For novelist and screenwriter Brian McAuley, storytelling isn’t just a profession; it’s one of the building blocks of humanity, a way to interact with and make sense of the world.

I can’t think of a more primal human activity than storytelling,” McAuley said. “It’s how we connect as a species, how we make sense of life. If you can master the fundamentals of screenwriting, you’ll have a foundational narrative skill set that will serve you not only in your filmmaking journey, but in every walk of life.” Portrait of ASU Clinical Assistant Professor Brian McAuley. ASU Clinical Assistant Professor Brian McAuley Download Full Image

McAuley brings his passion and expertise for good storytelling to The Sidney Poitier New American Film School at Arizona State University this fall as a new clinical assistant professor in screenwriting. McAuley previously taught at Columbia University, where he earned his MFA in film with a concentration in screenwriting, as well as Loyola Marymount University and Mount Saint Mary’s University.

McAuley is a versatile writer of various genres and has worked on projects as diverse as the Netflix family sitcom “Fuller House” and the Lifetime Network thriller “Nanny Cam.” He’s written feature horror films, including 2017’s “Dismissed,” starring Dylan Sprouse, and is the author of the grisly fun 2022 horror novel “Curse of the Reaper,” which pays satirical homage to beloved 1980s slasher flicks, and the forthcoming Christmastime slasher novella “Candy Cain Kills,” which hits shelves Nov. 14.

Question: What attracted you to teach at The Sidney Poitier New American Film School?

Answer: I’m a firm believer that educational institutions should be actively invested in community building, so I was immediately attracted to the collaborative spirit I sensed at The Sidney Poitier New American Film School. After meeting with some of the brilliant faculty and passionate students, I knew I’d found my new creative home. When I first visited the MIX Center, I was blown away by the Hollywood studio-level facilities available to filmmaking students. It’s not just an immersive training ground for industry innovation, but also a neighborhood hub that encourages civic engagement with the city of Mesa.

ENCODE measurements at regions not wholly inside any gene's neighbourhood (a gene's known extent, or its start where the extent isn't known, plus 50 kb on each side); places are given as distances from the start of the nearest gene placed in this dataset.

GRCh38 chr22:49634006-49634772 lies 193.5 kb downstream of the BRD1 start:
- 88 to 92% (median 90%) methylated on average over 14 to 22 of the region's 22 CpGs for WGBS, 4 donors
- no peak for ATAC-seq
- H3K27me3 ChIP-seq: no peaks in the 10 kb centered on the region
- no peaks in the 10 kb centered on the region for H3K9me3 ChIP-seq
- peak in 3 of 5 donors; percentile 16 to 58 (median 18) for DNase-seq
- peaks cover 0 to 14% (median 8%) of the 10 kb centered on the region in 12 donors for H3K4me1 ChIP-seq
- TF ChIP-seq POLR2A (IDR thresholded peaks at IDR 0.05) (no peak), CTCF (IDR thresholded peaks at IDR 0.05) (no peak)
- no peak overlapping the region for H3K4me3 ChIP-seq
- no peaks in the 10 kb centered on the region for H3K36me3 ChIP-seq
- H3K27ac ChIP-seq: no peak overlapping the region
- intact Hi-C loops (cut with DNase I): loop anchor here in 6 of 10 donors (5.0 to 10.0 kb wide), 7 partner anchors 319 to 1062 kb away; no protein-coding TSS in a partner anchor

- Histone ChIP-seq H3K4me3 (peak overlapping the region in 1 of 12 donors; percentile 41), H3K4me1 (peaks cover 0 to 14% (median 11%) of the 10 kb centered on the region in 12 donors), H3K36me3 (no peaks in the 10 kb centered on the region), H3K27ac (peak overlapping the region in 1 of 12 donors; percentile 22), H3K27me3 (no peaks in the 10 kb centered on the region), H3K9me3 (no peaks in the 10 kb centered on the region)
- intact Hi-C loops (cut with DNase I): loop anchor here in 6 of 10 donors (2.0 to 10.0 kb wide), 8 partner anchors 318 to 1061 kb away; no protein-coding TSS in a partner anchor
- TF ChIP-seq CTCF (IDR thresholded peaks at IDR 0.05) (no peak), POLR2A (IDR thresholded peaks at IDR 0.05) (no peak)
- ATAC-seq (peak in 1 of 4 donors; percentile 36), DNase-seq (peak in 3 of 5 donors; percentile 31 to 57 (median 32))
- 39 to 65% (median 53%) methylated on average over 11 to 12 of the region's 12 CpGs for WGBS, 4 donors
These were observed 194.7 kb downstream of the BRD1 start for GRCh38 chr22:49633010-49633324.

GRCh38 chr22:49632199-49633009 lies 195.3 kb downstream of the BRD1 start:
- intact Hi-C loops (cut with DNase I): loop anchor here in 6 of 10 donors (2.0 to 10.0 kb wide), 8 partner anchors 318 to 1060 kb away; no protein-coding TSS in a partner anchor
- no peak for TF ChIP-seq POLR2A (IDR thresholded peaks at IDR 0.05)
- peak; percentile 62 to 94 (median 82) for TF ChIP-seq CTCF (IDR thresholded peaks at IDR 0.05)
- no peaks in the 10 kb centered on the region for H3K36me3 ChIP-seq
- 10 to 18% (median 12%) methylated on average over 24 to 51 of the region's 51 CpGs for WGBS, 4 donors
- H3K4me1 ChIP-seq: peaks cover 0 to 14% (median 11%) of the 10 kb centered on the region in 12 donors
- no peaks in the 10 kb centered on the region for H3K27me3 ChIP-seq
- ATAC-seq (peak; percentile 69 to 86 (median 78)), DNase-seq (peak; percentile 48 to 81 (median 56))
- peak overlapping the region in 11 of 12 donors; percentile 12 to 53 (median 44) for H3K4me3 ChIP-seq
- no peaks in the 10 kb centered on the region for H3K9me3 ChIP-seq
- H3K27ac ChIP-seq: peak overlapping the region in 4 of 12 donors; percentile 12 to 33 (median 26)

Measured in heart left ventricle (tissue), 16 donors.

Q: What does Sidney Poitier’s legacy mean to you, and how is it relevant to current-day film students?

A: My first encounter with Poitier was through his outstanding performance in “In the Heat of the Night.” Given the powerful message of that film, it was no surprise to discover that Poitier was instrumental in paving the way for diversity and representation in Hollywood. This is an issue that I’ve been engaged with through my collaborative work with the Center for Scholars and Storytellers. I’ve written articles and co-authored research reports with social scientists investigating the positive impact that authentic representation can have on youth development. It’s so important for current-day students to understand Poitier’s legacy because there’s still so much work left to be done, and it’s up to the next generation of filmmakers to pave the way toward an even more diverse and inclusive future.

Q: You’ve written both screenplays and novels. How do you approach storytelling in different mediums and genres?

A: No matter what medium or genre I’m writing in, character is everything. A clever concept is all well and good, but if I can’t get you to care about the people in the story I’m telling, your emotional investment will inevitably wane. Once I’ve locked into a character who feels like an authentic human being, I can start constructing a plot that will challenge them to change and grow. Through my diverse professional writing experience, I’ve accrued a toolbox full of techniques that work to varying degrees in different mediums and genres. The fun of the process comes from exploring and experimenting with them in different creative sandboxes.